The efforts my dog makes to communicate with me are quite extraordinary at times. And it shows me that I could put more thought and effort into my communication efforts with others.
The joy he shows when words or actions let him know that an outing is in the offing is so pure, I wish I could attain it on such a regular basis. I'm getting better at that one, but still have a long way to go.
He is at times, I'm sure, disappointed in me, but he rarely complains. He usually goes and chews on a hard toy or tears up a stuffed toy. I've gotten fairly good at that one, but this latest organization flap is really testing my endurance.
I could go on, but I'm sure you get the point. We are a flawed species with an inflated self-opinion. We could learn a lot from our dogs.

Thursday, September 24, 2009

Is It Coincidence that Dog Spelled Backward Is God?

This is an English language happenstance that often gets remarked upon - "dog" and "God" being perfect reverses of one another. It seems like just a simple coincidence. . . until you start looking a bit into folklore.
In the Native American traditions, dogs figure largely. My favorite is a creation story from the Kato Indians of California. They tell of the Great Traveler, who was going around the world creating things. He took a dog along for company. Note that he didn't create the dog. . . the dog coexisted with the Great Traveler. It was simply unthinkable that there shouldn't be a dog. It was probably a dog similar to those the Kato kept - small, with a pointed face and short hair, looking much like a coyote.
The Jicarilla Apache do believe that their creator, Black Hactcin. made the dog. It was the first creature he made, taking some yellow from the sunset to make a patch above one eye and some white from the morning sky to put a white stocking on each paw. These marks signified that the dog would protect people forever, both morning and night. Then Black Hactcin made man as a companion for the dog. When man laughted, the dog was very happy and ran around in circles.
The Yurok believe that people descended from dogs.
A Seneca chief is quoted as saying "It is most true that whenever a person loves a dog, he derives great power from it. But if you do not love a dog, he has the power to injure you by his orenda" (the holy, mysterious, unknowable forces of the universe). And the Hupa, Yurok, and Papago all believe that the dog has the power of speech, but chooses not to answer because to do so would portend a great calamity. The Papago, in fact, believe we would all turn to stone.

Wednesday, September 23, 2009

What Makes a Doggie Dog Person?

I get asked this question a lot, often on my radio show. I'm very involved with my dogs, I talk about them on the air, and I confess how I often adjust my own life to make things better for my dogs. But I do stop short of where some other people go. So where is the dividing line?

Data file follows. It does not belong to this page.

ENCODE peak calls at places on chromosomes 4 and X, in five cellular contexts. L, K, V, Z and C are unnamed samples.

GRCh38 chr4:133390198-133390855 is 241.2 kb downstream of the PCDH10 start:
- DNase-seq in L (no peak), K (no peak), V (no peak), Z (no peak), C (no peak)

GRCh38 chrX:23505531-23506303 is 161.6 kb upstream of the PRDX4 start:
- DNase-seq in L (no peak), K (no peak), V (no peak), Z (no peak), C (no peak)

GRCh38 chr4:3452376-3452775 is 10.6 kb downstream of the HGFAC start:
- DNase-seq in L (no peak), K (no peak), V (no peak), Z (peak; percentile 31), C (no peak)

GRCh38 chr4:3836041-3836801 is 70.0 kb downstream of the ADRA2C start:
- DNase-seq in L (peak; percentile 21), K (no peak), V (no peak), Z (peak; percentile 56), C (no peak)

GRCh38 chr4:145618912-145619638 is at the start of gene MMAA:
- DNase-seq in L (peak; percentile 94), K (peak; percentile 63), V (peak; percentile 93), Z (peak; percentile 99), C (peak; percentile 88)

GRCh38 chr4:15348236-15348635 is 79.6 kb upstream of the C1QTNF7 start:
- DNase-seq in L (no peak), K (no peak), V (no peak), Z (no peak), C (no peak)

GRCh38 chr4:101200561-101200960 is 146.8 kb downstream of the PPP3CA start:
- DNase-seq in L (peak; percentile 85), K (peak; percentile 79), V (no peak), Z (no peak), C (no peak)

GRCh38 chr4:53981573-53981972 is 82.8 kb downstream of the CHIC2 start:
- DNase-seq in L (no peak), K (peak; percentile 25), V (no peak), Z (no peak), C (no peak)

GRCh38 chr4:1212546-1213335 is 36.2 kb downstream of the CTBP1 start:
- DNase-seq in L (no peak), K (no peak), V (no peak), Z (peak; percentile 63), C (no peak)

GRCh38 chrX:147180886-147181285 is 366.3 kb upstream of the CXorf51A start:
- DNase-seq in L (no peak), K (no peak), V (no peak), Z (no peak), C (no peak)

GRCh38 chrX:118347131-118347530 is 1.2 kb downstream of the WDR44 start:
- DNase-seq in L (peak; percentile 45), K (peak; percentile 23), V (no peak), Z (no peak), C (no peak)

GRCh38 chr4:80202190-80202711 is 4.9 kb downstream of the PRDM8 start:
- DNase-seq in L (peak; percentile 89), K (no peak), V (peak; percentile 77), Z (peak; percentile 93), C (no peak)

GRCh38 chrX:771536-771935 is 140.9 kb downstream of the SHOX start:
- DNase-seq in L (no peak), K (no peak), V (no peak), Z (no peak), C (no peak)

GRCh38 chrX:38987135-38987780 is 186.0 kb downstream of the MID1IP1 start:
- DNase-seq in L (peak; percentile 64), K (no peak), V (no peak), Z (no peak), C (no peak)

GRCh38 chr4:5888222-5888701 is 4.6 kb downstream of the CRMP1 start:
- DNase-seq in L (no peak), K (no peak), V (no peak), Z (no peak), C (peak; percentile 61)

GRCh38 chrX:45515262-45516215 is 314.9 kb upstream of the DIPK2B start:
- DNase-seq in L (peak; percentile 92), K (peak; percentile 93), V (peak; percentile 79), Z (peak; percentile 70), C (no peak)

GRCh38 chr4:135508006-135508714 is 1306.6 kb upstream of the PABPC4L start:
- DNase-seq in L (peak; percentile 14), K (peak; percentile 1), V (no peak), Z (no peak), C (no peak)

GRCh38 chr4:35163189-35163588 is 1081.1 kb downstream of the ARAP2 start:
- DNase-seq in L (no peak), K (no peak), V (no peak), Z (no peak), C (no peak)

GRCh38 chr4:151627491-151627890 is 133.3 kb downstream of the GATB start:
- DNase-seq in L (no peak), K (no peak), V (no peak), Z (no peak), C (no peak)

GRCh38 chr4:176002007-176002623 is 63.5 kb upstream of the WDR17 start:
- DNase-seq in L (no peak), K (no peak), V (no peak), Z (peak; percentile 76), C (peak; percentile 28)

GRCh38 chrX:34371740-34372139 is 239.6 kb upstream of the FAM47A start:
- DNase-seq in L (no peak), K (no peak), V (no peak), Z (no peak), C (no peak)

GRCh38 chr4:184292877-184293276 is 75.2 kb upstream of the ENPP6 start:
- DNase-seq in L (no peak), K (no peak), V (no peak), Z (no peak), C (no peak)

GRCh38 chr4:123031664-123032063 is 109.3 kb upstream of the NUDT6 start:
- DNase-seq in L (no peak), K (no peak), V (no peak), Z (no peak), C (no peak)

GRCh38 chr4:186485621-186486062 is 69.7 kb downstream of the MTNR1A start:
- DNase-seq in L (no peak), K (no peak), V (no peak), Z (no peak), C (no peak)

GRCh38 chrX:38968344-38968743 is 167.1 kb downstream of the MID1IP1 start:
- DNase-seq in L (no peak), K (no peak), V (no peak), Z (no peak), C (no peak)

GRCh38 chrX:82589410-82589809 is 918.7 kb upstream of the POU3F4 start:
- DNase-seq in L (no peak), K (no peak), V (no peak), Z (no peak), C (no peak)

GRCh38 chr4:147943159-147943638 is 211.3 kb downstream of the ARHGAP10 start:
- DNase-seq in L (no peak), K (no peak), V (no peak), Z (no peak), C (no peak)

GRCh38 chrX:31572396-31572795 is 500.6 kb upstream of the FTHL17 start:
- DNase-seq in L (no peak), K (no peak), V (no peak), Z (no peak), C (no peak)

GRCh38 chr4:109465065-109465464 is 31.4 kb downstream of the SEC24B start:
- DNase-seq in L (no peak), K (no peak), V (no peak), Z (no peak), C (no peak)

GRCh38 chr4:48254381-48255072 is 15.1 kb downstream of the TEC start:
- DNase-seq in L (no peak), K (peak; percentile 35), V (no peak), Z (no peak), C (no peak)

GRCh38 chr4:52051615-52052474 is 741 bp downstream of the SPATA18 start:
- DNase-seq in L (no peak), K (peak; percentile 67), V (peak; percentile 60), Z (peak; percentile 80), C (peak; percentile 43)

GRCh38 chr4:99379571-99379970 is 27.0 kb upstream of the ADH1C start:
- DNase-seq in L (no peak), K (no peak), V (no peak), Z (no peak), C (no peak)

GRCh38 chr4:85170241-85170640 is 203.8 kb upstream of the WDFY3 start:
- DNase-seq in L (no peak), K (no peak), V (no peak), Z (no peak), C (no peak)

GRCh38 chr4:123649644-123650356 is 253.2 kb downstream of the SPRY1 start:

Well, a recent article in our local paper helped with one answer to that - "Dog matrimony draws a crowd." This was about a canine "wedding," complete with bridesmaid dresses and tuxedoes. Granted, there is some ulterior motive, as the owner of the bride and groom makes and sells pet clothing. But this is somewhere I would never go with my dogs. I find it somewhat humiliating just reading about it. So here is where I think the dividing line lies.
I will bend over backward, adjust my schedule, rework my home to make my dog's life the best dog life it can be. But note that I am talking about a DOG'S life. I do not view my dog as my child or human companion or anything other than a dog. This isn't to say that I don't greatly value our association. I do. I think I would have a much sadder life if I didn't live it in the company of dogs. But they are still dogs.
So I don't dress them up, I don't perform human ceremonies for them, and I don't call them my "fur-babies," or whatever other supposed terms of endearment are floating around out there. They are my dogs. I own them. They answer to me, but at the same time I am responsible for keeping them safe, in good heath, and happy.
I think the failure to treat another species AS another species is lamentable. Dogs are wonderfully forgiving, so humans get away with doing things such as holding doggie weddings. But I don't believe it is good for the dogs, or really for the humans. We can get a lot more value out of observing and attempting to emulate the finer qualities of dogs than we can by trying to make them into small furry humans.

Monday, September 21, 2009

Dog Fighting, Videos, and the First Amendment

Okay, this is a very tough one for me. I absolutely detest dog fighting and the people who are involved in it. But at the same time, as a quasi-journalist, I treasure the free speech protection of the First Amendment.
So a newspaper article "Brutal videos protected?" about Robert J. Stevens, convicted of violating a ban against trafficking in depictions of animal cruelty, is a hard call for me. He was convicted for selling videos on the "history and status of pit bulls," including dog fighting. He was not involved in the dog fighting, I don't think was even present at any of the fights, but he did collect and publish video of them, with his own commentary attached.
The 1999 law was enacted originally against "crush" videos showing mainly women crushing small animals with their own feet.
Stevens' conviction was overturned and the law struck down by a federal appeals court. It is scheduled to be heard before the Supreme Court.
Is video of dogfighting so vile that it should not be protected under the First Amendment? Should it be allowed for educational purposes only, or as a profit-making venture? And where do you draw the line? Is a brief clip enough to initiate a lawsuit, or does dog fighting have to be the main subject matter of the video?
IN my own "I wish this were how things really are" world, this wouldn't be an issue because no one would ever consider buying a video of dog fighting. But that's far from a real world solution. Apparently Mr. Stevens has been making a fair amount of money from his video efforts, which also include dogs hunting wild boar.